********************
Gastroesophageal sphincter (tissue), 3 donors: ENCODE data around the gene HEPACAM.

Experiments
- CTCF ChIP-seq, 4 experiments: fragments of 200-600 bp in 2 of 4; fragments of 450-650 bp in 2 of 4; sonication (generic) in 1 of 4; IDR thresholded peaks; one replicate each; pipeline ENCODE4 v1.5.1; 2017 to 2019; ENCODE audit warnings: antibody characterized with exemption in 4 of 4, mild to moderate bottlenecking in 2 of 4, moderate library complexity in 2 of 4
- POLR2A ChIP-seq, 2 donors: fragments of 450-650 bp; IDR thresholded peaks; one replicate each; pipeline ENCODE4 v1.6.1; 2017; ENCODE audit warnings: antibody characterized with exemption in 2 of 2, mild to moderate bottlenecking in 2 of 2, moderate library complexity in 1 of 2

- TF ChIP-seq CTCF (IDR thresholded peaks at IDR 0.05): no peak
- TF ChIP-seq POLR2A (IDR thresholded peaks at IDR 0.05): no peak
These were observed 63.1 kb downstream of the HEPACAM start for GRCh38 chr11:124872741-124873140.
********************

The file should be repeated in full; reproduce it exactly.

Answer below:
Gastroesophageal sphincter (tissue), 3 donors: ENCODE data around the gene HEPACAM.

Experiments
- CTCF ChIP-seq, 4 experiments: fragments of 200-600 bp in 2 of 4; fragments of 450-650 bp in 2 of 4; sonication (generic) in 1 of 4; IDR thresholded peaks; one replicate each; pipeline ENCODE4 v1.5.1; 2017 to 2019; ENCODE audit warnings: antibody characterized with exemption in 4 of 4, mild to moderate bottlenecking in 2 of 4, moderate library complexity in 2 of 4
- POLR2A ChIP-seq, 2 donors: fragments of 450-650 bp; IDR thresholded peaks; one replicate each; pipeline ENCODE4 v1.6.1; 2017; ENCODE audit warnings: antibody characterized with exemption in 2 of 2, mild to moderate bottlenecking in 2 of 2, moderate library complexity in 1 of 2

- TF ChIP-seq CTCF (IDR thresholded peaks at IDR 0.05): no peak
- TF ChIP-seq POLR2A (IDR thresholded peaks at IDR 0.05): no peak
These were observed 63.1 kb downstream of the HEPACAM start for GRCh38 chr11:124872741-124873140.